Chevelles.com banner

1 - 20 of 41 Posts

·
Registered
Joined
·
33 Posts
Discussion Starter #1
Well pulled the alternator which was harnessed into the 4 terminal transistorized VR which I assume was defective as the Field terminal 1 was continuos with the always hot Battery terminal 3. Took it to Napa where they stuck it on their tester and it only gave 11 volts and the error message "Never turned on". Lo and Behold, it was actually an internally regulated 37 amp. Traded it in for one that tested on their machine to give 16 volts, and "Good" Asked em, "Okay so if it's internally regulated then why does it still have the two pole socket marked F [field] and R [relay], why isn't there just the output wire and that's it?" Nobody had a clue. So then took a cruise over to Fisher Chevrolet Service Dept. and the team manager said just jump the "R" terminal to the output terminal, and run the "F" terminal to the ignition, either at the + side of the coil or through the harness.

So has anyone actually hooked it up this way and does it indeed work? It seems that if I hook the field to the hot side of coil that the resistance current limit wire from the ignition to the coil is just going to drop more voltage because of the extra load through the field coil. Things that make you go Hmmmm??
 

·
Registered
Joined
·
1,413 Posts
The F connects to the wire coming from the altnerator light in the dash. Should be a brown wire going to the #4 terminal on the regulator.

I don't know if I'd trust the test method or the parts store doing it. An internally regulator alternator should regulate the voltage when it's tested and the regulated voltage should not go above about 14.5V. An externally regulated alternator would be tested by just applying an unregulated voltage to the field and then the output voltage would also not be regulated and therefore able to rise to a much higher level. Easy way to tell is the connector. If the terminals go like || then it's external and if they go like -- then it's internal.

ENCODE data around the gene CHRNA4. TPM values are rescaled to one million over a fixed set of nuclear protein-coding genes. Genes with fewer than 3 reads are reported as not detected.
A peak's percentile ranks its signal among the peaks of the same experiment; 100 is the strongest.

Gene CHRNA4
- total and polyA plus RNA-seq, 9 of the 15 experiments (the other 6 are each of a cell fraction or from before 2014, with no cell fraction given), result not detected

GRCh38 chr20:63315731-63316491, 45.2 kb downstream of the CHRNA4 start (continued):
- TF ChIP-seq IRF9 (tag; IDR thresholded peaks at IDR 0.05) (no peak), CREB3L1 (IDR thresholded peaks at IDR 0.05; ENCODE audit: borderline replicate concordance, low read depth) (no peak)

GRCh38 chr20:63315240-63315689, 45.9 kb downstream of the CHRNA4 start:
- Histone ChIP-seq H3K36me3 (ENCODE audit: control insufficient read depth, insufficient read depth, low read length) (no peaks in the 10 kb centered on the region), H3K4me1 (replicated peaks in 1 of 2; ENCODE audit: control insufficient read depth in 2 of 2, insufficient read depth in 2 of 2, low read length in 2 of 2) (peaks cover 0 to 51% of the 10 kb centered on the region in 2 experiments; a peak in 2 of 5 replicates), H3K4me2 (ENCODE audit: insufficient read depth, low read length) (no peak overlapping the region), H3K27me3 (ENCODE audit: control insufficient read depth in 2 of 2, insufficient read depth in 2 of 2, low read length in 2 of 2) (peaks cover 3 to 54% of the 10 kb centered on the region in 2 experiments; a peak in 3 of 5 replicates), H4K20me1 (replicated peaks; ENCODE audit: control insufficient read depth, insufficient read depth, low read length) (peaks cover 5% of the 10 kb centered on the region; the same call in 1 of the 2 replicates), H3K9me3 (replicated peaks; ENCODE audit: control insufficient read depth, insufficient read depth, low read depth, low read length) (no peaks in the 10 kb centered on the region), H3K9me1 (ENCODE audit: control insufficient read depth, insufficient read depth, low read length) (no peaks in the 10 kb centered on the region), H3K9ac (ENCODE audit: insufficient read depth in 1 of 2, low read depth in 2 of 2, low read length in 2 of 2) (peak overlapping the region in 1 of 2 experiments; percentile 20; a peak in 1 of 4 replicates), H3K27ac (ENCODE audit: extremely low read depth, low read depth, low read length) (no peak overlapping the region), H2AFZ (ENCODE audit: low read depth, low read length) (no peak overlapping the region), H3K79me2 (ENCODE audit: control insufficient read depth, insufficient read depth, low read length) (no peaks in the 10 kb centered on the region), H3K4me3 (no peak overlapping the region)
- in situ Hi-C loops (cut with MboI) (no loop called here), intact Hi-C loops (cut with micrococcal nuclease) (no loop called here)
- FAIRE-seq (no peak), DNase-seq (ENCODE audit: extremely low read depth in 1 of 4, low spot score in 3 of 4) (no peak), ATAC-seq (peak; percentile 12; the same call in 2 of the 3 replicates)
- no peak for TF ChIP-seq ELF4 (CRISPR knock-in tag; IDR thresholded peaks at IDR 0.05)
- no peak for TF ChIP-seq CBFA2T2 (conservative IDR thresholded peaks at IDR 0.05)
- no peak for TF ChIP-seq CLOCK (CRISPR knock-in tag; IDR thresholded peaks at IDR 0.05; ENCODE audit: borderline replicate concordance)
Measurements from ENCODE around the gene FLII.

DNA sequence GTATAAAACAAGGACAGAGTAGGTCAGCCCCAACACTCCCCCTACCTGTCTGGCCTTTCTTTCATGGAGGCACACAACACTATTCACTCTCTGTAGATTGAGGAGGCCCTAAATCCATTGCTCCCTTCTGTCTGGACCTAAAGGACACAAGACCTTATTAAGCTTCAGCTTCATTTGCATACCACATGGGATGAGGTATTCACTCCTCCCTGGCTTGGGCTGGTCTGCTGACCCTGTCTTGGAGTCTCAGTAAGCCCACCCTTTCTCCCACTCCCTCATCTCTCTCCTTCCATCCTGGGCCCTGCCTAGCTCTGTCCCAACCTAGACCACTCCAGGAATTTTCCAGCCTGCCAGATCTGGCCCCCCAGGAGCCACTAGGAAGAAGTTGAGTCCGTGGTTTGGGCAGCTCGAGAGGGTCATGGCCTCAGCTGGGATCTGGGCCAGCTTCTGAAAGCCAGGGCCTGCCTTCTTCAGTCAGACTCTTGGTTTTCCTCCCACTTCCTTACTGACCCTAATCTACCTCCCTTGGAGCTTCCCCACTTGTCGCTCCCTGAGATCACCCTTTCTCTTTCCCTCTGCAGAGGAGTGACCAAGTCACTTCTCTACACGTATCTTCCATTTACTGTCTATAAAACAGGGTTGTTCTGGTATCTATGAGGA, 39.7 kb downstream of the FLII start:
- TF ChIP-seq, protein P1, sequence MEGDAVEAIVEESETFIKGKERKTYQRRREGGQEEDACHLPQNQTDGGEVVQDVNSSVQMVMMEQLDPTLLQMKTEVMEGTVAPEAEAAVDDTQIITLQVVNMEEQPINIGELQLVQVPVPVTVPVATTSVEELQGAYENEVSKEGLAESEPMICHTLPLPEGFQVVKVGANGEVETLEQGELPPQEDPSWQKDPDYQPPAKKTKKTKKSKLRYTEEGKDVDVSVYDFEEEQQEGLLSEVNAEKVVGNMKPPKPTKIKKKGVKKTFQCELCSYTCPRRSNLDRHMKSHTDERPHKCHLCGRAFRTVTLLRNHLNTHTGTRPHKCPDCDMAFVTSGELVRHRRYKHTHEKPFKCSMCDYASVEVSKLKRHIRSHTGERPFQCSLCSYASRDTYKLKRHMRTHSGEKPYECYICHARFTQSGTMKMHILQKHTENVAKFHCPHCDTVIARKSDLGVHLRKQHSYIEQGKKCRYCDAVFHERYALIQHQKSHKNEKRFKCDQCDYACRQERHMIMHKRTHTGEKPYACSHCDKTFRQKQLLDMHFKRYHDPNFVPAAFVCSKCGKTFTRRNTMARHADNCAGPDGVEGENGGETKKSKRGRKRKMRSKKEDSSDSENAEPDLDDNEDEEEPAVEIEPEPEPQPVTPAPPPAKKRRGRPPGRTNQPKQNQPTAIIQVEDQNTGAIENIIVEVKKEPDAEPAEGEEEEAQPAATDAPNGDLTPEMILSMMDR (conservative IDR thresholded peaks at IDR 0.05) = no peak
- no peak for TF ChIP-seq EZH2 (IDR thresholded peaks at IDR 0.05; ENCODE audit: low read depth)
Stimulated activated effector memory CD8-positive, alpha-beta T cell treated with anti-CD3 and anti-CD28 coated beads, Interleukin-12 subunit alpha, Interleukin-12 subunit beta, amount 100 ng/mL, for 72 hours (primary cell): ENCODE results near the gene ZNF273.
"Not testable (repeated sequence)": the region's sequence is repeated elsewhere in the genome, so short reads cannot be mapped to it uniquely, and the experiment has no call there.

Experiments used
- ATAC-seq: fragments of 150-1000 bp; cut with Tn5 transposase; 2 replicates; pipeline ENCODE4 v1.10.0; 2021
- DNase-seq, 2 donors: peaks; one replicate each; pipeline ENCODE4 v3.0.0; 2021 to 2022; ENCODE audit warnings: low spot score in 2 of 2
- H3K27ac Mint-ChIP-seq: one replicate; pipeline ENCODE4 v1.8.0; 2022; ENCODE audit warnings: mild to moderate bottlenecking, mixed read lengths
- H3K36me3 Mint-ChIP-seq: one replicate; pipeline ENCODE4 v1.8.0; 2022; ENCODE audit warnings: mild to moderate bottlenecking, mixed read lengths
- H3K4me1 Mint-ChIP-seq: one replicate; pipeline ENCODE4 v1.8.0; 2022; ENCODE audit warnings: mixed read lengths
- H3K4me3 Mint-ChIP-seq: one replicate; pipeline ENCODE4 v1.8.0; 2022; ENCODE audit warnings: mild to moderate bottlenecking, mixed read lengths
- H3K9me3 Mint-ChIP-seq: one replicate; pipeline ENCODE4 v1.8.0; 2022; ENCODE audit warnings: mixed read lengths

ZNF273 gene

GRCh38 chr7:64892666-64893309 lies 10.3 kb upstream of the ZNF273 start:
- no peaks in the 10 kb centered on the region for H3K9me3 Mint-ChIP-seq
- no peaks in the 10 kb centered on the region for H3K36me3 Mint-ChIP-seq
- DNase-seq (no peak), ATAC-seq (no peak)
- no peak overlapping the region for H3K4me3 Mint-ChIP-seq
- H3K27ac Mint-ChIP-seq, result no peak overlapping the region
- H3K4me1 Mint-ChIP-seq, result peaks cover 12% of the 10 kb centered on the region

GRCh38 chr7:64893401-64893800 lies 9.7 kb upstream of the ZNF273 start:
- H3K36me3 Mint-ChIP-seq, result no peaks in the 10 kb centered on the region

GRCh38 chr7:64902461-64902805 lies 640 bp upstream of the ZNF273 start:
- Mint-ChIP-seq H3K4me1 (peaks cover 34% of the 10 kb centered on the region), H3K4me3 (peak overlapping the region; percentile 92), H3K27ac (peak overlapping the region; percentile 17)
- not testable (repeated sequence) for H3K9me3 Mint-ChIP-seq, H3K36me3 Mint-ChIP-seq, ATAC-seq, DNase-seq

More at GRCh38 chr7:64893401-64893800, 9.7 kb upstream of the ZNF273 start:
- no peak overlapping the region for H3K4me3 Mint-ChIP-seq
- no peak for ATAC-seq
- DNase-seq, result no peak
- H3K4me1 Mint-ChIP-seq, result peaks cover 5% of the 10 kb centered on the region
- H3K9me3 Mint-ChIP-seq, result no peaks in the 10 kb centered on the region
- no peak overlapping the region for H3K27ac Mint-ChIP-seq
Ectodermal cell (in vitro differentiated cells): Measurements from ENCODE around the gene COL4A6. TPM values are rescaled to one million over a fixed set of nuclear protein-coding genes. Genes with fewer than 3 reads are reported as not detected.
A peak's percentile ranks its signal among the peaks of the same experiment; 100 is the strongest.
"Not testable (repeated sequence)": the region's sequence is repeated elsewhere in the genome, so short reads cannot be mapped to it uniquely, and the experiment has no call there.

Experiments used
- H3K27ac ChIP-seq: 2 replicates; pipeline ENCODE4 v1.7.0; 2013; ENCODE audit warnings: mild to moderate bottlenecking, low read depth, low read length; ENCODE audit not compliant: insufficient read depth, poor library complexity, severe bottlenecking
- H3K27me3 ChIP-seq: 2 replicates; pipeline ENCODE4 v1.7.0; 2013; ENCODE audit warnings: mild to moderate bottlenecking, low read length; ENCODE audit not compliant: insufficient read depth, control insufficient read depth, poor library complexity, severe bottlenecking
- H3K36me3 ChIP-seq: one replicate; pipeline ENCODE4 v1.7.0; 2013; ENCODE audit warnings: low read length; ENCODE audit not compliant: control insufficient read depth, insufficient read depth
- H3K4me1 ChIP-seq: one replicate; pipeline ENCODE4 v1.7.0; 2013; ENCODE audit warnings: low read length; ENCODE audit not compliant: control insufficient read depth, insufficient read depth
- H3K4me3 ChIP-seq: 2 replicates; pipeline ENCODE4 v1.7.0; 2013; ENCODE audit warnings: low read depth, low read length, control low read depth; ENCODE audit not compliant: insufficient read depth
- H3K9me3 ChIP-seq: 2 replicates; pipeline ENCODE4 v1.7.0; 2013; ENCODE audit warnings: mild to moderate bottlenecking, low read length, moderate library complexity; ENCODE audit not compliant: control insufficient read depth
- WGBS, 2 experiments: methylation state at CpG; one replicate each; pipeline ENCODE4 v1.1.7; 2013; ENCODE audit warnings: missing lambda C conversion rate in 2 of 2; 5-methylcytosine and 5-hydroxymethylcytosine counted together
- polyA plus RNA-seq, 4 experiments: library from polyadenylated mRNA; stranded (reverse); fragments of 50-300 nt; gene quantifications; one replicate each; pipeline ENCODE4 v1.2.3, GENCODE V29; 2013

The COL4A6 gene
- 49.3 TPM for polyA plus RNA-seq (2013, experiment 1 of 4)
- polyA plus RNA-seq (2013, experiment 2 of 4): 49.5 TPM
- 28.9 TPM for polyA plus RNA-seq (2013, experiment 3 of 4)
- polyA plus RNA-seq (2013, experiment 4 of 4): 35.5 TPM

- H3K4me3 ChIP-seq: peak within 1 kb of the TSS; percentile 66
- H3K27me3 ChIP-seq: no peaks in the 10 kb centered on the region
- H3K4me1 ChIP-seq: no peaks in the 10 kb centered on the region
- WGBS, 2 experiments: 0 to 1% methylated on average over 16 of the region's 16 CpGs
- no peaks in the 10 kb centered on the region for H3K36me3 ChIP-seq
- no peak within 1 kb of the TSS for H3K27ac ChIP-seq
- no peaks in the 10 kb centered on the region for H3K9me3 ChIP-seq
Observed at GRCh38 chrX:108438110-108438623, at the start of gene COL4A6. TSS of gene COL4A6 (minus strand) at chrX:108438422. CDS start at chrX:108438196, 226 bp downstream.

http://www.chevelles.com/techref/ftecref14.html

Peter
 

·
Registered
Joined
·
3,091 Posts
Yep, I run all mine that way except I don't run the ignition wire. Mine are all 1 wire only. You have to "blip" the throttle on first start up to get the alternator charging.
 

·
Registered
Joined
·
7,762 Posts
But isn't the alternator running wide open then? What holds it within regulation? Your input is more than welcome, but it's better to run the one-wire as a 3-wire.
 

·
Registered
Joined
·
7,762 Posts
Three wire means that there are 3 wires tied to the alternator. The large B+ on the rear and the 2 out of the connector. What Dennis decribes is the way some newer aftermaket units run. The field is self excitable by increasing the RPM to start them. Doesn't work that way on an internally regulated GM SI style alternator. Need the field and the sense line hooked up.
 

·
Registered
Joined
·
7,762 Posts
Originally posted by dennis68:
Yep, I run all mine that way except I don't run the ignition wire. Mine are all 1 wire only. You have to "blip" the throttle on first start up to get the alternator charging.
I mis-spoke. You did say you tied the sense line to the output. Great if you have a voltmeter installed to watch it.
 

·
Registered
Joined
·
33 Posts
Discussion Starter #8
Okay so how do I determine if this is a GM/ SI alternator?????? Then assuming it is so, WHERE do I connect the "R" wire and the "F" wire????? On the schematic I have, F to the F terminal on the external regulator and R to terminal 2 of same regulator. Even though there is an internal regulator in this alternaor, do I still use an external regulator??????? I need to confirm what has worked for others so that this rebuilt doesn't get fried. Thanks